Neptune: From Grand Discovery to a World Revealed: Essays on the 200th Anniversary of the Birth of John Couch Adams by William Sheehan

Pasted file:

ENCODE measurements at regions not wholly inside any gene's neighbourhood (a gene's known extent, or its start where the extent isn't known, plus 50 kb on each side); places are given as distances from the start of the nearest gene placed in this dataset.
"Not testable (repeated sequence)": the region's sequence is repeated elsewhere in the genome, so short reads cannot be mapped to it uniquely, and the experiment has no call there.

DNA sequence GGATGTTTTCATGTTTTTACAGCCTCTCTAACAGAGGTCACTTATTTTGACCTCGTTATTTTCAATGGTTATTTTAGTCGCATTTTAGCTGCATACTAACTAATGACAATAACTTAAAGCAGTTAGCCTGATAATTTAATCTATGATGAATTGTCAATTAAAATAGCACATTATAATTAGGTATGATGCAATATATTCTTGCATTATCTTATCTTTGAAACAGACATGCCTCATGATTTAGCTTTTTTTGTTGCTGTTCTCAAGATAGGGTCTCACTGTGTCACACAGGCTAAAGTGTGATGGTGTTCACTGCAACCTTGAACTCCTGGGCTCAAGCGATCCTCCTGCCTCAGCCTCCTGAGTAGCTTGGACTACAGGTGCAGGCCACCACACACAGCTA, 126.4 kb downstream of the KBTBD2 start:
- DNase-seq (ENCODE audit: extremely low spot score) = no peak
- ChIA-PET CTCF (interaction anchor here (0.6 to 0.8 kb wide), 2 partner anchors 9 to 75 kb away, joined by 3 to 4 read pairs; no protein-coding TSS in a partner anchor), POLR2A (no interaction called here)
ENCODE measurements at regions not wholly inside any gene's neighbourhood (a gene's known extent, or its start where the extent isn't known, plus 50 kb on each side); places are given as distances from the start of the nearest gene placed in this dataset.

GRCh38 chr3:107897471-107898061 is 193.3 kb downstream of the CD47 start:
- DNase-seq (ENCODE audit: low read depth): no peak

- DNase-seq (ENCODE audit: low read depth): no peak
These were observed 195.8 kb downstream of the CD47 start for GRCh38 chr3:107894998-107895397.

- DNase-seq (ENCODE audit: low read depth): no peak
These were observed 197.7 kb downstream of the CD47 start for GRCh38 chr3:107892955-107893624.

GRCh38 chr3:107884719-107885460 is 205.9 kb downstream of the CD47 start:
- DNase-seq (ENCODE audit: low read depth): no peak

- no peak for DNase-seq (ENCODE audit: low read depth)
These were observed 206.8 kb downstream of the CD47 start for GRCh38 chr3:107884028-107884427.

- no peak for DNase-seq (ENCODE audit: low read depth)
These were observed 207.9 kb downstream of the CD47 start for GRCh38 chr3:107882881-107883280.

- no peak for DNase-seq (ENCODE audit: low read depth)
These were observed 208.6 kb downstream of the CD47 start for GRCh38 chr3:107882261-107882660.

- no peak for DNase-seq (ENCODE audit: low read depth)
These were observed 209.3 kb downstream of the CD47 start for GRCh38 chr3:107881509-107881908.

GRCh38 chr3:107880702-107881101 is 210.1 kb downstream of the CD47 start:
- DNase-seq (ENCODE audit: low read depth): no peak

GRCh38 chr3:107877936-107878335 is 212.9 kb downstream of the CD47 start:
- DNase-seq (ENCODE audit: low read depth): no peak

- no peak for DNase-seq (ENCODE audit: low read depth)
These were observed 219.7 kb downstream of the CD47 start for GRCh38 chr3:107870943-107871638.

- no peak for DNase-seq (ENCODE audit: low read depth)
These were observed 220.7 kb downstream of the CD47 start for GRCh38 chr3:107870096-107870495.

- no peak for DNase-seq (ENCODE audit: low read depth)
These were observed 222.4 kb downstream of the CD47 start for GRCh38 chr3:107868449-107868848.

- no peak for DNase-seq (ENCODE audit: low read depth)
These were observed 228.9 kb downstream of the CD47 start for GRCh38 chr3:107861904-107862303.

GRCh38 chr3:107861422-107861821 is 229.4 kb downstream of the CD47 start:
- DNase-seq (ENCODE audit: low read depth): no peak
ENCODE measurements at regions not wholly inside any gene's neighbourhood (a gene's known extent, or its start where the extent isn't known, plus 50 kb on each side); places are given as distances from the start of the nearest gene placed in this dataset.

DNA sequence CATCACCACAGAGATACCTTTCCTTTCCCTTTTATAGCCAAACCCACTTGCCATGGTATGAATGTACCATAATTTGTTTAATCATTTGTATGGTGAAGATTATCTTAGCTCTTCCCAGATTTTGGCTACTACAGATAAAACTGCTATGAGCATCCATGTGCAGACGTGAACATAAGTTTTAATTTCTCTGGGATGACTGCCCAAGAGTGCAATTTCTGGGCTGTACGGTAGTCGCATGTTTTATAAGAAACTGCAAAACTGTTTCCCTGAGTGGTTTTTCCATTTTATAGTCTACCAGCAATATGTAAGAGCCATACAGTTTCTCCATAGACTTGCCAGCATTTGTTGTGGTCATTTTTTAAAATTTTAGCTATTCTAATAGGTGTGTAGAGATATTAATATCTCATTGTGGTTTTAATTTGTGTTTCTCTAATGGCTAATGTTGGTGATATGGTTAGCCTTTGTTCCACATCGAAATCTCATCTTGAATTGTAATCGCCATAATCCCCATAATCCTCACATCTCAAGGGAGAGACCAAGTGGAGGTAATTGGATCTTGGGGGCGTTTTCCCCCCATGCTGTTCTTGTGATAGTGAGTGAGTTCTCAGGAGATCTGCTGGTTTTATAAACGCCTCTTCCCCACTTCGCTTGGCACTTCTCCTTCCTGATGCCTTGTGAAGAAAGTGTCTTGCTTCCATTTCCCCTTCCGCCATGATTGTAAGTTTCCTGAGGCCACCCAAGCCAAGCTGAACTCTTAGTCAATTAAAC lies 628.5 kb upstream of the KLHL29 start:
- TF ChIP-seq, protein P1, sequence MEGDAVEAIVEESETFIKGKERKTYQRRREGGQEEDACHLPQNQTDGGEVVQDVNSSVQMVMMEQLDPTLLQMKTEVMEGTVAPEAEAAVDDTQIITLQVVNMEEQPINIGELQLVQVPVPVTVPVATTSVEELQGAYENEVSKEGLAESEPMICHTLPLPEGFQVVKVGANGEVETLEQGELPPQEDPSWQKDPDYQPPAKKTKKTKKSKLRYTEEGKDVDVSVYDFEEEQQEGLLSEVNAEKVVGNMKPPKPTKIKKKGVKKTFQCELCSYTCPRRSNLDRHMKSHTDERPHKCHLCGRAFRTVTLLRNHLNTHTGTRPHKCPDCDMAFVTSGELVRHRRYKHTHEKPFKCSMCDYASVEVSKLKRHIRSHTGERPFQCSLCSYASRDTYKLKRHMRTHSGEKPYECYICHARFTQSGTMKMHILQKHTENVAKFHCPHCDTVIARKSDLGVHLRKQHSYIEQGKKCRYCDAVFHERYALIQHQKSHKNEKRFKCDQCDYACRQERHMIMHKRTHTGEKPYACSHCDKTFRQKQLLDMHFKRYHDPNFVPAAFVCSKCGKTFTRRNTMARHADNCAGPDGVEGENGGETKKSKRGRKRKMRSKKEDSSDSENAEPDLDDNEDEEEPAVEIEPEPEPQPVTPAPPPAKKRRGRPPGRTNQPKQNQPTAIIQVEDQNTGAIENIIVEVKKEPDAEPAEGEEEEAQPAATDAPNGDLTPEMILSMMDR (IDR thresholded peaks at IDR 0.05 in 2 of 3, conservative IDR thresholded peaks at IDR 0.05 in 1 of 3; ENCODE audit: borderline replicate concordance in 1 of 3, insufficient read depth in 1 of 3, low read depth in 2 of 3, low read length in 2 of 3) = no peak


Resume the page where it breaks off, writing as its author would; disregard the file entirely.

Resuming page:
The 1846 discovery of Neptune is one of the most remarkable stories in the history of science and astronomy. John Couch Adams and U.J. Le Verrier both investigated anomalies in the motion of Uranus and independently predicted the existence and location of this new planet. However, interpretations of the events surrounding this discovery have long been mired in controversy. Who first predicted the new planet? Was the discovery just a lucky fluke? The ensuing storm engaged astronomers across Europe and the United States. Written by an international group of authors, this pathbreaking volume explores in unprecedented depth the contentious history of Neptune's discovery, drawing on newly discovered documents and re-examining the historical record. In so doing, we gain new understanding of the actions of key individuals and sharper insights into the pressures acting on them. The discovery of Neptune was a captivating mathematical moment and was widely regarded at the time as the greatest triumph of Newton's theory of universal gravitation. The book therefore begins with Newton's development of his ideas of gravity. It examines too the mathematical calculations related to the discovery of Neptune, using new theories and tools provided by advances in celestial mechanics over the past twenty years. Through this process, the book analyzes why the mathematical approach that proved so potent in the discovery of Neptune, grand as it was, could not help produce similar discoveries despite several valiant attempts. In the final chapters, we see how the discovery of Neptune marked the end of one quest-to explain the wayward motions of Uranus-and the beginning of another quest to fill in the map and understand the nature of the outer Solar System, whose icy precincts Neptune, as the outermost of the giant planets, bounds.